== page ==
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Today's Stichomancy for Chris Rock

The first excerpt represents the element of Air. It speaks of mental influences and the process of thought, and is drawn from Songs of Innocence and Experience by William Blake:

Rises from the slumbrous mass.

'Turn away no more; Why wilt thou turn away? The starry floor, The watery shore, Is given thee till the break of day.'


Earth raised up her head From the darkness dread and drear, Her light fled, Stony, dread,

Songs of Innocence and Experience
The second excerpt represents the element of Fire. It speaks of emotional influences and base passions, and is drawn from Aeroplanes and Dirigibles of War by Frederick A. Talbot:

had to battle hard to make headway, caused the fuel consumption per mile to exceed calculations.

Then the venturesome airman cannot neglect another factor which is adverse to his success. Hostile airmen lie in wait, and a fleet of aeroplanes is kept ready for instant service. They permit the invader to penetrate well into their territory and then ascend behind him to cut off his retreat. True, the invader has the advantage of being on the wing, while the ether is wide and deep, without any defined channels of communication. But nine times out of ten the adventurous scout is trapped. His chances of escape are slender, because his antagonists dispose

The third excerpt represents the element of Water. It speaks of pure spiritual influences and feelings of love, and is drawn from Pagan and Christian Creeds by Edward Carpenter:

his long long pilgrimage on Earth will be presented with the Freedom of the Universe.

[1] The record of the Roman Catholic Church has been sadly Callous and inhuman in this matter of the animals.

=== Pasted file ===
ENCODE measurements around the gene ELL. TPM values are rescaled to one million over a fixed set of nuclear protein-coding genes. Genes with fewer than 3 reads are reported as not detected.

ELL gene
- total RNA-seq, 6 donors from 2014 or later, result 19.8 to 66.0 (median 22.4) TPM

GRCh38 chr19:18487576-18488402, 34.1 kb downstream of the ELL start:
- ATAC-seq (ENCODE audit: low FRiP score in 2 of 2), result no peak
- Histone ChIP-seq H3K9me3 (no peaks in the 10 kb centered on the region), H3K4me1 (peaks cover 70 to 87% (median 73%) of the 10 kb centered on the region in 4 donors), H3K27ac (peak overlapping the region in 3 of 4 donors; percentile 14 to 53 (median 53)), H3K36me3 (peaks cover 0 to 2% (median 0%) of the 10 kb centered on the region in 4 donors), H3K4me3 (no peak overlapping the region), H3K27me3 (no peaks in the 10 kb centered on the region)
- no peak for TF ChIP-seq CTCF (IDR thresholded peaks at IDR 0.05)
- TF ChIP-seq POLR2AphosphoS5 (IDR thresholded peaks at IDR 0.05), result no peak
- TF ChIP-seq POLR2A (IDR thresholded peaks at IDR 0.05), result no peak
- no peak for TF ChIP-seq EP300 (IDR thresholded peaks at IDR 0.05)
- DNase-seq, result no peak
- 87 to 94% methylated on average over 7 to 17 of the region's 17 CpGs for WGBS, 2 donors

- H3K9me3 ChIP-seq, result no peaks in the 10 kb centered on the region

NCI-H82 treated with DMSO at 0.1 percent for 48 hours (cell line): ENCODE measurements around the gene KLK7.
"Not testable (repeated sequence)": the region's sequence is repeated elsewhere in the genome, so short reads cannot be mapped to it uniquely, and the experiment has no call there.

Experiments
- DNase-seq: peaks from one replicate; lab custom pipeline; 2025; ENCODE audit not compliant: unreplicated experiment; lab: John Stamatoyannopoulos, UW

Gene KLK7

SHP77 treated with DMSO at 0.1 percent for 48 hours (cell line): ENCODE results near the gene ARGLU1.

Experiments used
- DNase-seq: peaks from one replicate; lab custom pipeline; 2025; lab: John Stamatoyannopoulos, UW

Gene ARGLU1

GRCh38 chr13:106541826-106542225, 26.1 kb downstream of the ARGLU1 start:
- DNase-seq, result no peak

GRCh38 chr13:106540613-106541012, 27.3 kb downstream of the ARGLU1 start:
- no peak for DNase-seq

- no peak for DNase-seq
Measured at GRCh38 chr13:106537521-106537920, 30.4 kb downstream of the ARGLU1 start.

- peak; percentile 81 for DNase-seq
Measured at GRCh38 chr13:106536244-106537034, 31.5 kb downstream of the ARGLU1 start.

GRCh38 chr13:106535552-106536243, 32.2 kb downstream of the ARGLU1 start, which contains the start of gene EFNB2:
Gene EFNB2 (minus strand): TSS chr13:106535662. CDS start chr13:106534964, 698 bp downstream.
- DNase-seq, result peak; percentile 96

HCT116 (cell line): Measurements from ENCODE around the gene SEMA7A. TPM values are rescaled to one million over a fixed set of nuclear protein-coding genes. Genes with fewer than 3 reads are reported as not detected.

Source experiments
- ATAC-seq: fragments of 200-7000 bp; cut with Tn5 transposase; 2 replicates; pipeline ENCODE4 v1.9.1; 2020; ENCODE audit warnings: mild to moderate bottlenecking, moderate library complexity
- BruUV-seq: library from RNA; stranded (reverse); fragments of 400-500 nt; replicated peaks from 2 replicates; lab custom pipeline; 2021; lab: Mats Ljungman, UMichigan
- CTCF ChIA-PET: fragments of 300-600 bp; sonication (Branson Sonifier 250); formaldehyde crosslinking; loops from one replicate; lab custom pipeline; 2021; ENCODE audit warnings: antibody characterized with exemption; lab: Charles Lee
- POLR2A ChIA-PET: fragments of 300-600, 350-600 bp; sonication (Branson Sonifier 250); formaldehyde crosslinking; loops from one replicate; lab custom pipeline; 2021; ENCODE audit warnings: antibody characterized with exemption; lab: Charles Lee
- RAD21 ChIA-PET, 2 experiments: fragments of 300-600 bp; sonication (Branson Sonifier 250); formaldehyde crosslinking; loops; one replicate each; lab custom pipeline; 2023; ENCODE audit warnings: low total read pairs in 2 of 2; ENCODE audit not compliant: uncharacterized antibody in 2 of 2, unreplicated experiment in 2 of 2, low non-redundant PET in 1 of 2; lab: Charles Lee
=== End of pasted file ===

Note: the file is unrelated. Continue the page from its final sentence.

[2] See The Art of Creation, by E. Carpenter.


In conclusion there does not seem much to say, except to accentuate certain points which may still appear doubtful or capable of being understood.

The fact that the main argument of this volume is along the lines of psychological evolution will no doubt commend

Pagan and Christian Creeds
The fourth excerpt represents the element of Earth. It speaks of physical influences and the impact of the unseen on the visible world, and is drawn from Gorgias by Plato:

SOCRATES: Neither will he be the friend of any one who is greatly his inferior, for the tyrant will despise him, and will never seriously regard him as a friend.

CALLICLES: That again is true.

SOCRATES: Then the only friend worth mentioning, whom the tyrant can have, will be one who is of the same character, and has the same likes and dislikes, and is at the same time willing to be subject and subservient to him; he is the man who will have power in the state, and no one will injure him with impunity:--is not that so?


SOCRATES: And if a young man begins to ask how he may become great and